We heard from reader Michael Steffes, who took us to task (gently) for omitting Duluth’s Lyric Opera of the North, now in its 15th year. He described LOON as “a highly accomplished and original opera company [that draws] from the wonderful accomplished people in Duluth and environs and from the Cities. Christina Baldwin was the director of ‘Don Giovanni’ and Bradley Greenwald for ‘Elixir of Love,’ both of which were beautifully staged and performed. Venture up.” We might do that.
Colleen Meier let us know about Journey North Opera, which began in 2014 as Twin Cities Fringe Opera and relaunched/rebranded earlier this year as JNOC. They are currently in rehearsals for a production of Britten’s “The Rape of Lucretia,” to be performed in September at Minnsky Theatre. Their OperaTease series – opera improv cabaret – also takes place at the Minnsky.
Opera on Tap (OOT), a national network of operative performing artists with a Twin Cities chapter. OOT members perform “anywhere people will let us. But not really so much in concert halls and opera houses.” Honey is the home of OOT-Twin Cities. On the second Sunday of the month, they get together for dinner and a show. The next event will take place Sunday, Aug. 11.
The University Opera Theatre at the University of Minnesota presents a fully-staged operatic production each semester at the Ted Mann Concert Hall. It has a long and impressive history.
Finally, there was a time when the Metropolitan Opera came to Northrop every summer. People dressed up to see them. Those days are gone, but you can still see the Met live – at the movies. Wearing sweatpants, if you want. “The Met: Live in HD” series will return for its 14th year with 11 operas, beginning Oct. 12 with Puccini’s “Turandot” and ending May 9 with Donizetti’s “Maria Stuarda.” Ten will be live transmissions, all with encores a few days later. To find the theater nearest you (and buy tickets, now or later), go here and enter your ZIP.
Starts today (Friday, Aug. 2) at the Film Society’s St. Anthony Main Theatre 3: “The Mountain.” Jeff Goldblum has always seemed like such a nice guy. Even as the Fly, he evoked sympathy as much as revulsion. In director Rick Alverson’s latest, which had its world premiere at the Venice International Film Festival, Goldblum is Dr. Wallace Fiennes, an itinerant lobotomist, and Tye Sheridan is Wally, a young man who travels with him, photographing his subjects. Set in the 1950s, the “golden age” of American male supremacy, this film has been called “a hallucinatory nightmare,” “a singular portrait of America’s fractured identity,” “weirdly beautiful” and “shimmeringly surreal.” FMI including trailer, times and tickets.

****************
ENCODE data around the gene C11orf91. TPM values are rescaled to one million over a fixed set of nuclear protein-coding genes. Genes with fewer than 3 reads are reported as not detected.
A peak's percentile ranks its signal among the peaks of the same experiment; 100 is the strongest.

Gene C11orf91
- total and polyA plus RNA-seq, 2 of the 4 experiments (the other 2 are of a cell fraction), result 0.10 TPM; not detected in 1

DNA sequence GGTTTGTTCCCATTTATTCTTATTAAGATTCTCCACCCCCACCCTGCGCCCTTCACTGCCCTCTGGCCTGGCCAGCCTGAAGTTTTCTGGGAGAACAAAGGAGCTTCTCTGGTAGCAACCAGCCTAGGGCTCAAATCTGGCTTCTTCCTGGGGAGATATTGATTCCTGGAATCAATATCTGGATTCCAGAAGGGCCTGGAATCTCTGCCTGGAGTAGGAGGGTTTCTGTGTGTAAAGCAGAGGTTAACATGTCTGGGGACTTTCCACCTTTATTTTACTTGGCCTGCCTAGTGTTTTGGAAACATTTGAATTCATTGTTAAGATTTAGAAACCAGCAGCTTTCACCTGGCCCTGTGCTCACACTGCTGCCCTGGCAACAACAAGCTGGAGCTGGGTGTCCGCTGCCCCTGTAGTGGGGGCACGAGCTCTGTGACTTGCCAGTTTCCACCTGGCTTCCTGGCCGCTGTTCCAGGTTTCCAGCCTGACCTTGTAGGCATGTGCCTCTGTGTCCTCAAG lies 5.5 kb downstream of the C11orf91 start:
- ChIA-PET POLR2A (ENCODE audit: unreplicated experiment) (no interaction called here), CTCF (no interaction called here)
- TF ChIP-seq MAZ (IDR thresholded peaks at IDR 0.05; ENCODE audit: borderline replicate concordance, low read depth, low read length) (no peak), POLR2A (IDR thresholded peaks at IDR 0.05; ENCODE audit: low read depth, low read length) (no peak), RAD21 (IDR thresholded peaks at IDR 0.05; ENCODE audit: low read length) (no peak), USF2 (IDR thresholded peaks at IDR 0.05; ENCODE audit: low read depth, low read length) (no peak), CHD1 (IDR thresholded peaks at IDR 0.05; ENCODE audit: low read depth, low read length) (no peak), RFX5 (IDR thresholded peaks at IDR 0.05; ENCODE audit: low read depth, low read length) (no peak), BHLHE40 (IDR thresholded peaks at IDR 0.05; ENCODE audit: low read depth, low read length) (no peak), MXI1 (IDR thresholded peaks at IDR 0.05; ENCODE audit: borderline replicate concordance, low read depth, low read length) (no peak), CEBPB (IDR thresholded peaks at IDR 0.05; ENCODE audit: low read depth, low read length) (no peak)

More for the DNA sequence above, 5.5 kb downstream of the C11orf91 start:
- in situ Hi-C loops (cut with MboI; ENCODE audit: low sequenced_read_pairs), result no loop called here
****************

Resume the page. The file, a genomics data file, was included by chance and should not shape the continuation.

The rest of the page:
Saturday at Hazelden Betty Ford in Center City: Hazelfest 2019. The clean and sober event, held on a nonsmoking campus, features entertainment on two stages, with headliners including Jeremy Messersmith, Chris Kroeze, Kat Perkins, Jesse Larson and Nicholas David (“The Voice”). Plus food trucks, comedy, speakers, exhibitors, a kids’ dance party and more. 11 a.m.-8 p.m. FMI and tickets ($20 advance, $30 door, 12 and under free). Note: no ATMs on site.
Saturday and Sunday in Hamline Park: Little Africa Festival 2019. In its sixth year, the St. Paul festival will expand to two days instead of one. It will start late Saturday afternoon with an African Day Parade along Snelling. Sunday will be a day of food, music, dancing, poetry, arts and crafts, kids’ activities, culture, traditions and community. Saturday 4:30 p.m.-9, Sunday noon-9 p.m. FMI.
Sunday at the Dakota: Lila Ammons: “Genealogy: A Celebration of Jazz Tradition and Legacy” CD release. Her grandfather was boogie-woogie pianist Albert Ammons, her uncle, Gene “Jug” Ammons, was a tenor sax titan who played with Billy Eckstine, Woody Herman and Sonny Stitt. Ammons studied classical music and opera before the pull of jazz and blues became too strong. Her new album, “Genealogy,” includes tunes recorded by Gene and Albert, songs by some of her favorite artists, and styles ranging from blues to Bach. 7 p.m. FMI and tickets ($20/15).
Monday at Westminster Hall: Source Song Festival: “Open Source: Six Decades of Minnesota Song.” It’s a good week for classical music, with two different festivals running concurrently. Both are in their sixth year, and each has its own focus. The Twin Cities Early Music Festival is under way in St. Paul. The Source Song Festival starts tonight with the perfect opening concert: a 60-year retrospective of songs by Minnesota composers including Dominick Argento, Mary Ellen Childs, Libby Larson, David Evan Thomas, Chan Poling, Bob Dylan and Prince, plus premieres by Justin Rubin and J. David Moore. Performers will include Clara Osowski, Bergen Baker, Mark Bilyeu and Timothy Lovelace. 7:30 p.m. FMI and tickets ($30/25/15).